On Monday news came out of Nova Scotia that a home seller was scammed out of a few thousand dollars by someone who appeared to be their realtor.
An email told them to e-transfer some money to be held in trust pending a home inspection. After the money was accepted the client called the realtor only to find out the realtor hadn't asked for any money. The realtor's emailed was hacked.
If you haven't bought a property before or haven't in eons, you should know that there is no reason for your realtor to ask you for money. If you are providing a deposit on a new home, the bank draft or certified cheque is made out to the selling realtor's brokerage and it is held in trust. Say, for example, you buy a property that I've listed the draft is made out to Maxwell Canyon Creek. Your realtor comes and picks up the money from you and delivers it to my office and you get a stamped copy of the cheque so you know it's there. You can deliver it yourself if you wish.
No cash. No e-transfer. Nothing.
Home buyers do pay for their own home inspection but it's done on site immediately after the inspection is completed. The realtor isn't involved.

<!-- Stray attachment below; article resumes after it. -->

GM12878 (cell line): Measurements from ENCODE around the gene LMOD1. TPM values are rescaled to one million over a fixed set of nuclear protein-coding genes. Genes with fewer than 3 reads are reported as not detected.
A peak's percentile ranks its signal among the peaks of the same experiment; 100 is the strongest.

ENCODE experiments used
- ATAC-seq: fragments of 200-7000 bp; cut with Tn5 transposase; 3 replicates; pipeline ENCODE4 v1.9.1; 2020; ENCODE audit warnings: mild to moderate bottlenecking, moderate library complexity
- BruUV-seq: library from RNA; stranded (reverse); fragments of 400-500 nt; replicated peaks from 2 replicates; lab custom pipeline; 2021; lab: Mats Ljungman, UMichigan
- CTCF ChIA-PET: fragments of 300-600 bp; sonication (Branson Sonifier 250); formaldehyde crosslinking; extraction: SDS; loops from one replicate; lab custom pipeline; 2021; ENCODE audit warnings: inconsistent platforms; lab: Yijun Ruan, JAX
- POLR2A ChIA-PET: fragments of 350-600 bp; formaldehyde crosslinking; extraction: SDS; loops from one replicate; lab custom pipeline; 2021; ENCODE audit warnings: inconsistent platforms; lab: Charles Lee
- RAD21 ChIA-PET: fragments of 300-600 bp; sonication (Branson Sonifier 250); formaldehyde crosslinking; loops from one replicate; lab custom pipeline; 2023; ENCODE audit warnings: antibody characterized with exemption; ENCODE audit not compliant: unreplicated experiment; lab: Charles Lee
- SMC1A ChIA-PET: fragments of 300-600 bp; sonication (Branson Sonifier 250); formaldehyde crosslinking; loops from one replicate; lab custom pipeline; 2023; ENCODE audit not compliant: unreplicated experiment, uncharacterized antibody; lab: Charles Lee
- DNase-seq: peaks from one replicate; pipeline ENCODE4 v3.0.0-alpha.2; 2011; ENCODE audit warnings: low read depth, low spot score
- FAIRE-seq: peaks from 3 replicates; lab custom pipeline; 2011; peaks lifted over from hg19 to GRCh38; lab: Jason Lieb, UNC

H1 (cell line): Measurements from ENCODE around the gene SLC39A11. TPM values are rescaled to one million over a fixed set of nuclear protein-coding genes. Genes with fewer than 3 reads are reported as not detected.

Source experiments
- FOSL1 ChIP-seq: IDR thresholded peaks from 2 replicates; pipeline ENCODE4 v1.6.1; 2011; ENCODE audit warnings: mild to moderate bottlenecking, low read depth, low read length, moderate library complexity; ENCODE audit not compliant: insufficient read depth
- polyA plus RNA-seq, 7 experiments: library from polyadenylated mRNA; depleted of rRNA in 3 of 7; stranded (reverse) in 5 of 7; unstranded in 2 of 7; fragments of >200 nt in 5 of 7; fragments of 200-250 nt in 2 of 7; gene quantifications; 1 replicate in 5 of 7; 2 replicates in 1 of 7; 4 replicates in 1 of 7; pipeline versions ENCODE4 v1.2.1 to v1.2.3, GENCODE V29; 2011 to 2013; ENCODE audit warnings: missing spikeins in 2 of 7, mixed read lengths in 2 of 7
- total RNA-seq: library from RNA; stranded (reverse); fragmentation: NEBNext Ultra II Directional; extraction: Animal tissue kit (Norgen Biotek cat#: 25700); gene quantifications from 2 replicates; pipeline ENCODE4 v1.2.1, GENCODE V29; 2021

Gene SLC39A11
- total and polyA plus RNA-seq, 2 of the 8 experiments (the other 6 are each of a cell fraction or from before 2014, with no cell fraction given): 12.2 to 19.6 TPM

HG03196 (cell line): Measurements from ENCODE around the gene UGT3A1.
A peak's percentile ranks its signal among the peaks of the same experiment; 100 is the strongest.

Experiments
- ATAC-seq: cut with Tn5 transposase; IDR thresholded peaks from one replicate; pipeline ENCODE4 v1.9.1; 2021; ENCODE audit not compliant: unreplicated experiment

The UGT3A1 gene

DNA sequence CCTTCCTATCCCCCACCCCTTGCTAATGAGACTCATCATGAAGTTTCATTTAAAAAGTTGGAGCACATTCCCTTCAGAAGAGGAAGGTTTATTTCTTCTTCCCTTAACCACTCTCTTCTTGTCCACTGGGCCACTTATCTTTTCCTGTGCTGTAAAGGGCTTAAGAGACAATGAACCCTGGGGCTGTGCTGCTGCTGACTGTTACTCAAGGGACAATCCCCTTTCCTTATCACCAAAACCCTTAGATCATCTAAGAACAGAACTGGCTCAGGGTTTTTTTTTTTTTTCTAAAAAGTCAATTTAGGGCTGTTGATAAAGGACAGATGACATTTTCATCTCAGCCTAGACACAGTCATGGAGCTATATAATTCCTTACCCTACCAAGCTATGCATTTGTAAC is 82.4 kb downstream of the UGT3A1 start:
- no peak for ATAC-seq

So, if you get an email from your realtor asking for money just ignore it. Like any email asking for money, right?
The only variation of this is if you are not in the immediate area and it can't be delivered in person. In that case, the selling brokerage provides your realtor with their bank's information. You go to your bank, send a wire transfer and it goes into the selling brokerage's trust account from there.
Tacked on the bottom of the Canadian Press story I read about this case is the following message:
If you or a family member has fallen victim to this fraud, please report to your local police service, as well as to the Canadian Anti-Fraud Centre. Contact the anti-fraud centre by phone at 1-888-495-8501 or online at www.antifraudcentre.ca.